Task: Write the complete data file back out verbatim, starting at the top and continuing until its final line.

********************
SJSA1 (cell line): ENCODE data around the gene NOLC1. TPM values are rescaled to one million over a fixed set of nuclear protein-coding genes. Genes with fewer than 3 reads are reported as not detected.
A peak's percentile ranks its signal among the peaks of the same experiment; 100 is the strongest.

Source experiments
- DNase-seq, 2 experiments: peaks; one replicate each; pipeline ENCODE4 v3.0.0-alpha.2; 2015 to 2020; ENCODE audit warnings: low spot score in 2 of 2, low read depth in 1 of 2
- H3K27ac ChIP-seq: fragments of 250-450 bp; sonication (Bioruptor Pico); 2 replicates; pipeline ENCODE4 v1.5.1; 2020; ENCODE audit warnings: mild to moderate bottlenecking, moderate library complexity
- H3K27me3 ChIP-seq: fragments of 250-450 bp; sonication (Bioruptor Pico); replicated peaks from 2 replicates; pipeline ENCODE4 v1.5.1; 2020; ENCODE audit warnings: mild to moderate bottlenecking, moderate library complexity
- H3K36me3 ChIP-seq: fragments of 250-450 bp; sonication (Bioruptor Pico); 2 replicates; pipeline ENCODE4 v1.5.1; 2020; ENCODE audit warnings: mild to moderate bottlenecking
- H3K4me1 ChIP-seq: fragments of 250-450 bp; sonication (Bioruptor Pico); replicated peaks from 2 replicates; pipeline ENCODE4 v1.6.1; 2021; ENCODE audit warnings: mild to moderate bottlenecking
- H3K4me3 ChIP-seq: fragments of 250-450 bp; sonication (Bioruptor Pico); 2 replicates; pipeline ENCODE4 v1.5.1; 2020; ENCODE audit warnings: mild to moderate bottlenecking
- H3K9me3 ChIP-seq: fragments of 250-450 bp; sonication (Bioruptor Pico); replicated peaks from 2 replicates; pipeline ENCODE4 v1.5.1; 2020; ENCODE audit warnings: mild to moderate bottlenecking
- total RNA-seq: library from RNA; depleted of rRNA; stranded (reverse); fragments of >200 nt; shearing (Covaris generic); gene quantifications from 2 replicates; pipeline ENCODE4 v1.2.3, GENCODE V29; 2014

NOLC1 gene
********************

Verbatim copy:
SJSA1 (cell line): ENCODE data around the gene NOLC1. TPM values are rescaled to one million over a fixed set of nuclear protein-coding genes. Genes with fewer than 3 reads are reported as not detected.
A peak's percentile ranks its signal among the peaks of the same experiment; 100 is the strongest.

Source experiments
- DNase-seq, 2 experiments: peaks; one replicate each; pipeline ENCODE4 v3.0.0-alpha.2; 2015 to 2020; ENCODE audit warnings: low spot score in 2 of 2, low read depth in 1 of 2
- H3K27ac ChIP-seq: fragments of 250-450 bp; sonication (Bioruptor Pico); 2 replicates; pipeline ENCODE4 v1.5.1; 2020; ENCODE audit warnings: mild to moderate bottlenecking, moderate library complexity
- H3K27me3 ChIP-seq: fragments of 250-450 bp; sonication (Bioruptor Pico); replicated peaks from 2 replicates; pipeline ENCODE4 v1.5.1; 2020; ENCODE audit warnings: mild to moderate bottlenecking, moderate library complexity
- H3K36me3 ChIP-seq: fragments of 250-450 bp; sonication (Bioruptor Pico); 2 replicates; pipeline ENCODE4 v1.5.1; 2020; ENCODE audit warnings: mild to moderate bottlenecking
- H3K4me1 ChIP-seq: fragments of 250-450 bp; sonication (Bioruptor Pico); replicated peaks from 2 replicates; pipeline ENCODE4 v1.6.1; 2021; ENCODE audit warnings: mild to moderate bottlenecking
- H3K4me3 ChIP-seq: fragments of 250-450 bp; sonication (Bioruptor Pico); 2 replicates; pipeline ENCODE4 v1.5.1; 2020; ENCODE audit warnings: mild to moderate bottlenecking
- H3K9me3 ChIP-seq: fragments of 250-450 bp; sonication (Bioruptor Pico); replicated peaks from 2 replicates; pipeline ENCODE4 v1.5.1; 2020; ENCODE audit warnings: mild to moderate bottlenecking
- total RNA-seq: library from RNA; depleted of rRNA; stranded (reverse); fragments of >200 nt; shearing (Covaris generic); gene quantifications from 2 replicates; pipeline ENCODE4 v1.2.3, GENCODE V29; 2014

NOLC1 gene